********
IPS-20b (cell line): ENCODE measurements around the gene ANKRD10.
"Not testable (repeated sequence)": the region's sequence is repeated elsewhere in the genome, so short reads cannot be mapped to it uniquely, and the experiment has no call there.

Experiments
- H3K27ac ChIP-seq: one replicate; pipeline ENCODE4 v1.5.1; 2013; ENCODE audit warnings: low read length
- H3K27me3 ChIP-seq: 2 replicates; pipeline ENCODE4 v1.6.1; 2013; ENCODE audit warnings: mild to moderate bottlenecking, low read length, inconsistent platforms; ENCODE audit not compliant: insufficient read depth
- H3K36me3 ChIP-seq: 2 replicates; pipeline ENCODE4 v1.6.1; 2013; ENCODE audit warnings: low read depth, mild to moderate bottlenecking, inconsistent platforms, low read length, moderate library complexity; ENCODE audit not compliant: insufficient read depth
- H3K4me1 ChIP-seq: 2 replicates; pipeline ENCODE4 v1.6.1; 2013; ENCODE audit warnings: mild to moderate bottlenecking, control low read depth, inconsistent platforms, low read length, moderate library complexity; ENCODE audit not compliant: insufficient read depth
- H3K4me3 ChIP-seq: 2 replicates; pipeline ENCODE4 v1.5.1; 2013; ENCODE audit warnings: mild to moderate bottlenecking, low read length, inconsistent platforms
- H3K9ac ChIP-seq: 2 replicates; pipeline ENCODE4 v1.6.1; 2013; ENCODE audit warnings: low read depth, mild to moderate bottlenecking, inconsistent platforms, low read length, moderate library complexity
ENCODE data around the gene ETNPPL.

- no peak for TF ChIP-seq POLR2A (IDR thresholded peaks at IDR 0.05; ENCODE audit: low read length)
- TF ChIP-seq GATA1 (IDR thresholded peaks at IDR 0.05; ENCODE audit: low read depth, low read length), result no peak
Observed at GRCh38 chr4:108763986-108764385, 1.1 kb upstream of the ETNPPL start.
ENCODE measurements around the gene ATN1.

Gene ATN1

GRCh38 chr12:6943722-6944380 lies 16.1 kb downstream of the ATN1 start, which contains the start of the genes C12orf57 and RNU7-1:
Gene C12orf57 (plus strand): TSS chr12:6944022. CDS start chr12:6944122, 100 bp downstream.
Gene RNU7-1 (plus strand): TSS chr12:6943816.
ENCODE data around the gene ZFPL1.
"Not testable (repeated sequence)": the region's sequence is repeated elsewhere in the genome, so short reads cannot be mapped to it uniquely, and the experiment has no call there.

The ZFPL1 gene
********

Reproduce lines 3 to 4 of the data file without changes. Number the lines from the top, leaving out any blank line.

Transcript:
Experiments
- H3K27ac ChIP-seq: one replicate; pipeline ENCODE4 v1.5.1; 2013; ENCODE audit warnings: low read length